We additionally determined whether two conserved pathways that are involved in both general stress and immune responses are similarly involved in ToxA-dependent gene activation. Specifically, we tested the potential involvement of the Nrf1/2/3 ortholog SKN-1 (van der Hoeven et al., 2011) and the insulin signaling pathway mediated by the FOXO transcription factor DAF-16 (Garsin et al., 2003). Unlike the immune pathways above, ToxA-induced expression of all 10 genes was unaffected following skn-1 RNAi or in daf-16(mgDF47) mutants (not shown). Moreover, exposure to ToxA was not sufficient to cause nuclear translocation of a DAF-16::GFP translational fusion (not shown)(Henderson and Johnson, 2001).
Since ToxA is a potent cytotoxin that activates C. elegans immune genes, we were surprised to observe no difference in the lifespan of wild-type worms fed E. coli expressing either ToxA or the empty vector control (p=0.8; Figure 3A), suggesting that the wild-type immune response may counteract its toxic effects. To test this possibility, we asked whether immunocompromised worms are similarly unaffected by ToxA. Since ZIP-2 acts upstream of many ToxA-responsive genes (Figure 2), we exposed zip-2(tm4067) or zip-2(tm4248) mutant worms to ToxA-expressing E. coli and discovered that, unlike wild-type animals, zip-2 mutants had significantly shorter lifespans when fed ToxA as compared to the vector control (p<5x10−9 for both alleles; Figure 3B).
We next asked whether, as with the ZIP-2 pathway, other immune pathways that defend C. elegans from P. aeruginosa similarly prevent ToxA lethality. We found that the p38 MAPK mutant pmk-1(km25) was also sensitive to ToxA and died at a faster rate than zip-2 mutants (p<5x10−9; Figure 3C). PMK-1 acts directly downstream of the MAPKKK NSY-1 and MAPKK SEK-1 and upstream of the ATF-7 transcription factor (Pukkila-Worley and Ausubel, 2012). Similarly to pmk-1 mutants, nsy-1, sek-1, and atf-7 mutants were susceptible to ToxA (p<5x10−9 for all mutants; Figure 3C). We also determined that loss of the FSHR-1 pathway resulted in ToxA-sensitivity, although the effect was less pronounced than for the zip-2 and pmk-1 mutants (p<1x10−6; Figure 3D). Finally, we tested whether the stress response pathways mediated by DAF-16 and SKN-1 were required for ToxA resistance and found that loss of either protein conferred a slight susceptibility to ToxA (Figures 3E and F). Animals lacking both pmk-1 and zip-2, pmk-1 and fshr-1, pmk-1 and daf-16, or pmk-1 and skn-1 did not show faster ToxA-dependent lethality than single pmk-1(km25) mutants (not shown), potentially indicating that the genes regulated by pmk-1 are epistatic to those dependent on other immune pathways. Alternatively, the critical ToxA-defense genes may be regulated by multiple pathways or this E. coli ToxA killing assay is not sensitive enough to detect subtle differences in ToxA susceptibility.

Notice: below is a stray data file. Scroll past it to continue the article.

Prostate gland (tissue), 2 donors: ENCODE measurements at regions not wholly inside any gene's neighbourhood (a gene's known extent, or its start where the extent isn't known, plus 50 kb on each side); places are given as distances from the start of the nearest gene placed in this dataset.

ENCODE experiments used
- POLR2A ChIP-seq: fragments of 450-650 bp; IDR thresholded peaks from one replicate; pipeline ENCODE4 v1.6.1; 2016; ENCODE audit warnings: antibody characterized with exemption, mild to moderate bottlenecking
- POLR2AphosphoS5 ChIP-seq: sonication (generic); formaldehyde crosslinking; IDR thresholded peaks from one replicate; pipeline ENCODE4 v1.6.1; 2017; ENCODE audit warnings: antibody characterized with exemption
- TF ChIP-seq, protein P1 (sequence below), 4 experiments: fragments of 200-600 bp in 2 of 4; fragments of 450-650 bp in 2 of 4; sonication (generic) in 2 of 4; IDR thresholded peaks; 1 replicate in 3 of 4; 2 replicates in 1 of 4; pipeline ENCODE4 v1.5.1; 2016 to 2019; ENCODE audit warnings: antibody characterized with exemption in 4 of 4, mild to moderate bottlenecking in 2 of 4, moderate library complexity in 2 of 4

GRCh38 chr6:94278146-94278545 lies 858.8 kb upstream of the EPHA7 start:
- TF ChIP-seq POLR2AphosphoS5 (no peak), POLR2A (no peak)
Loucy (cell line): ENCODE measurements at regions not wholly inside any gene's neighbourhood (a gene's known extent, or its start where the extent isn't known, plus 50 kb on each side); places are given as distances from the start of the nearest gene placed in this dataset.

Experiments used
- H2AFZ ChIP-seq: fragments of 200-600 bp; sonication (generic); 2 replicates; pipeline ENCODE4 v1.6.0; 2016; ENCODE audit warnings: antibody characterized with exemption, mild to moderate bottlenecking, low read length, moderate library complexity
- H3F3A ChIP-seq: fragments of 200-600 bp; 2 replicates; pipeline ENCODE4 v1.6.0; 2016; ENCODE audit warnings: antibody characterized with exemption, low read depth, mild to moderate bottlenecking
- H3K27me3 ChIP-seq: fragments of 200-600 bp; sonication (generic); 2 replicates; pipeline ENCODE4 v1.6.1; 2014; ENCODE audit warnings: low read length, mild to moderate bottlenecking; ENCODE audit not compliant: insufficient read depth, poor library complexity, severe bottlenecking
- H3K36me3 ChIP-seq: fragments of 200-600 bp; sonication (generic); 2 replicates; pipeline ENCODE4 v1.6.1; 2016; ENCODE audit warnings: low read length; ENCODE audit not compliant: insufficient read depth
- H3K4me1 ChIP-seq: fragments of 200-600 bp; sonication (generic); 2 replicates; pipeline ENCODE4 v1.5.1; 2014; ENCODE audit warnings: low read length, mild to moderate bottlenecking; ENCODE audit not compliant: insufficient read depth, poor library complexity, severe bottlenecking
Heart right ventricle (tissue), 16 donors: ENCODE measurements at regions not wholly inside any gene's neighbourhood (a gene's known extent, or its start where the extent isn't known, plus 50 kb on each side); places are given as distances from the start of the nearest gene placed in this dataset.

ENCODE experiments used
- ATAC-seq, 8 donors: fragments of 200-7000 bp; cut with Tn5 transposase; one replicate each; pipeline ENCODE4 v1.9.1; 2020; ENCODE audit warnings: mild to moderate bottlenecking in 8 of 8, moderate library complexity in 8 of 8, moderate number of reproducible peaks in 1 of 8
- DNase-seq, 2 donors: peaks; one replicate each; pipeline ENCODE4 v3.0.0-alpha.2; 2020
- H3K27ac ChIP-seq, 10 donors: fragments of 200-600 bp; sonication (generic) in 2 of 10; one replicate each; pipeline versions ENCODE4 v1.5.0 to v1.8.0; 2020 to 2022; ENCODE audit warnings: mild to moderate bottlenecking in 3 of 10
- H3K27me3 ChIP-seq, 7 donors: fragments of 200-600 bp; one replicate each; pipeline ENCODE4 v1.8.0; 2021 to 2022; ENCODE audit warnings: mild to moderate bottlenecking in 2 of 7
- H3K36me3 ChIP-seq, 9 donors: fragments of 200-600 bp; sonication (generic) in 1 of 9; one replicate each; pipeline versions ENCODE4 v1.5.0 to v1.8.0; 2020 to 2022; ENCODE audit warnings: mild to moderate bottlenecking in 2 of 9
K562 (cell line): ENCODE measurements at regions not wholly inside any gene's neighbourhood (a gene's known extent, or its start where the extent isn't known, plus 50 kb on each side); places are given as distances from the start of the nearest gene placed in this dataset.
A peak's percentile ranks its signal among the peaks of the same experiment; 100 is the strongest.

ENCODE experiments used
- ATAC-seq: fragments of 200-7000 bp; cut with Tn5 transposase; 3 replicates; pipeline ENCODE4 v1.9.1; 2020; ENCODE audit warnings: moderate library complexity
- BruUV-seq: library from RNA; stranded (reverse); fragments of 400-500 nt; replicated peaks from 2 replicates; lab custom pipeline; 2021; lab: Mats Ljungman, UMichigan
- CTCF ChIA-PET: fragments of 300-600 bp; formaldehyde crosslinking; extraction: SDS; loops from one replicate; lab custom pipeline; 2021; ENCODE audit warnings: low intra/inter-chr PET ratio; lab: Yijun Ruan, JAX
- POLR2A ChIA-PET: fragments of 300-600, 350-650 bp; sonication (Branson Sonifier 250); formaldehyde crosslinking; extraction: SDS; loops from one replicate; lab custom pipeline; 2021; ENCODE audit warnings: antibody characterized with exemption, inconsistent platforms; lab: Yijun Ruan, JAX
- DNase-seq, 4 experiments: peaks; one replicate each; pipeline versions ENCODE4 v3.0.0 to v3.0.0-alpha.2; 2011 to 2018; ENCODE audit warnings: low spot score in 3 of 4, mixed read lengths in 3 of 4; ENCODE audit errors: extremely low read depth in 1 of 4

The inability of immunocompromised worms to resist ToxA as effectively as wild-type worms suggests that ToxA may be responsible for the increased lethality of these immune pathway mutants during a P. aeruginosa infection. To test this hypothesis, we compared the virulence of wild-type P. aeruginosa PA14 and a toxA mutant towards either ToxA-resistant N2 animals or the extremely ToxA-sensitive pmk-1(km25) mutant. Although ToxA is important for the inhibition of C. elegans intestinal translation during a P. aeruginosa infection (Dunbar et al., 2012), we found that wild-type PA14 and the PA14 toxA mutant were indistinguishable in their ability to kill either N2 or pmk-1(km25) animals (p>0.1 for both C. elegans strains; Figure S3). While our laboratory previously reported that the PA14 toxA mutant exhibited a modest delay in killing wild-type N2 worms (Tan et al., 1999a), we speculate that this apparent discrepancy with our current results is due to minor methodological differences. Regardless, loss of ToxA does not severely hinder P. aeruginosa from killing even a ToxA-sensitive C. elegans strain, suggesting that P. aeruginosa encodes multiple, redundant virulence determinants that together contribute to killing the worms.
We considered three general mechanisms by which ToxA could elicit an immune response. The ToxA protein could be directly recognized as a MAMP/PAMP, EF2-ribosylation by ToxA could be sensed directly, or ToxA could be indirectly detected by surveying for the inhibition of protein synthesis, the consequence of which might include the generation of DAMPs. To distinguish amongst these possibilities, we first tested whether the irg-1::GFP reporter could be activated by a ToxA protein that is defective in EF2 ribosylation (MAMP/PAMP-like mechanism) or could be activated by disrupting protein synthesis independently of ToxA (DAMP/effector-like mechanism).
To mimic a ToxA-mediated translational block, we used the aminoglycoside antibiotics hygromycin B (hereafter referred to as “hygromycin”) and G418, both of which bind to the eukaryotic ribosome and prevent elongation of the polypeptide chain (Eustice and Wilhelm, 1984). While prolonged exposure to these drugs resulted in nematode lethality (Figure S4A), at early times in the treatment, both antibiotics triggered the upregulation of irg-1::GFP (Figures 1D, E).